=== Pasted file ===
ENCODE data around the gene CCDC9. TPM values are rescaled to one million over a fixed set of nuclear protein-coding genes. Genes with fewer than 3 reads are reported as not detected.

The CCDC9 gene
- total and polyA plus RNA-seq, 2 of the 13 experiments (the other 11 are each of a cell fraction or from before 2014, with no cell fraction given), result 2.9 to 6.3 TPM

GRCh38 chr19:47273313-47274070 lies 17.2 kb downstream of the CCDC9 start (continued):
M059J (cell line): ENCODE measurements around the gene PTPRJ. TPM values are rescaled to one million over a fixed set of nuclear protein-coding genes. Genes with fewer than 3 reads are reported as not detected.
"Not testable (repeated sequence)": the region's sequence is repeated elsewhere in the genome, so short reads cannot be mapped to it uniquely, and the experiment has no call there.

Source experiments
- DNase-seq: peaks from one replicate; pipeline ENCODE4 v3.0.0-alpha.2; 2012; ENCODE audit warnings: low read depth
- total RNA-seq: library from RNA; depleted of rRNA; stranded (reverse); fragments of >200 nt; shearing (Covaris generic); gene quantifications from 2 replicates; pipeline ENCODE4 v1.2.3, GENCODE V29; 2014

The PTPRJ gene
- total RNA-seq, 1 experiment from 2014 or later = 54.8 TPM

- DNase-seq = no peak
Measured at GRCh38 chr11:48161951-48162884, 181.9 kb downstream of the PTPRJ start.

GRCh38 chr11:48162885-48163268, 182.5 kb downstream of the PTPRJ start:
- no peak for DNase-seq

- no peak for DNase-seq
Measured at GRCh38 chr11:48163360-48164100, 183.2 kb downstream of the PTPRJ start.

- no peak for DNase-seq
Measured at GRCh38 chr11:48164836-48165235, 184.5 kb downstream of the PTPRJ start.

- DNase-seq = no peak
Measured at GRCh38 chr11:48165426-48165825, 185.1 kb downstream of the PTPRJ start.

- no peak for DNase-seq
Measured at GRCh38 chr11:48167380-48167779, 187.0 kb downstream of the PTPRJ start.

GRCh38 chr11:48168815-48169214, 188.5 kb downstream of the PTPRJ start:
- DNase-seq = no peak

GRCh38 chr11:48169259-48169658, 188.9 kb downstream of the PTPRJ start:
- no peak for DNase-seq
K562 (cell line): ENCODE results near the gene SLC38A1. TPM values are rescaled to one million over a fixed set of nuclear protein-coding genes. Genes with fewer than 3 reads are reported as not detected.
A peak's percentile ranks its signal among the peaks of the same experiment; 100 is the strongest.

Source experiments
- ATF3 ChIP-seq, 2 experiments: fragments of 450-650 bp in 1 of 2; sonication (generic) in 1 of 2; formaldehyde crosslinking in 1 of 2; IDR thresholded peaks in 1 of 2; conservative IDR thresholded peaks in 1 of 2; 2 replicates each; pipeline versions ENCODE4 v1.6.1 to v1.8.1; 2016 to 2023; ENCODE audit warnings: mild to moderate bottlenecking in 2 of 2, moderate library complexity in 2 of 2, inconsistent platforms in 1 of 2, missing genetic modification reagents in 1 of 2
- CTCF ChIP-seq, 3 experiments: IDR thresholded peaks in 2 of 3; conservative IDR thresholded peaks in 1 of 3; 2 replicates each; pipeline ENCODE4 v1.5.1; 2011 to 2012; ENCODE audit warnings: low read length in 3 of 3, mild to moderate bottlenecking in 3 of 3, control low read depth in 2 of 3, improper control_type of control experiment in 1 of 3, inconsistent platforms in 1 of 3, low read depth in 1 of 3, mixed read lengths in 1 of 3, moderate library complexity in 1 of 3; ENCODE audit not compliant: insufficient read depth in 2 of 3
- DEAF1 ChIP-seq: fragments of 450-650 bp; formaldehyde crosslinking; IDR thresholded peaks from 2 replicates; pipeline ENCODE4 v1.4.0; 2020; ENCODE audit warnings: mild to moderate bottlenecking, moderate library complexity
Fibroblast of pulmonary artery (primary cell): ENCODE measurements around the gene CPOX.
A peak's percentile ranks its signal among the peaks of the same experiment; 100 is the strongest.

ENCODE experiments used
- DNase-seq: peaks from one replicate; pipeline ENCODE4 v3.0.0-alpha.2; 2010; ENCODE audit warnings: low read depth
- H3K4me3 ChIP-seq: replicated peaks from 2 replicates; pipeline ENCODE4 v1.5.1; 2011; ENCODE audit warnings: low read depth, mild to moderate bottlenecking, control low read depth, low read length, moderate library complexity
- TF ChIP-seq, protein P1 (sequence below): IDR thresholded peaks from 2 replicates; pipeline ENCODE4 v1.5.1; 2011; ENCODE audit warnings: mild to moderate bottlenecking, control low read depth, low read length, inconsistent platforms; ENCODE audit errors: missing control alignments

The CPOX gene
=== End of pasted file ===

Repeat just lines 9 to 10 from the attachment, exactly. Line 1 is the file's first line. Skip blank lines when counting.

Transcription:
- total RNA-seq: library from RNA; depleted of rRNA; stranded (reverse); fragments of >200 nt; shearing (Covaris generic); gene quantifications from 2 replicates; pipeline ENCODE4 v1.2.3, GENCODE V29; 2014

The PTPRJ gene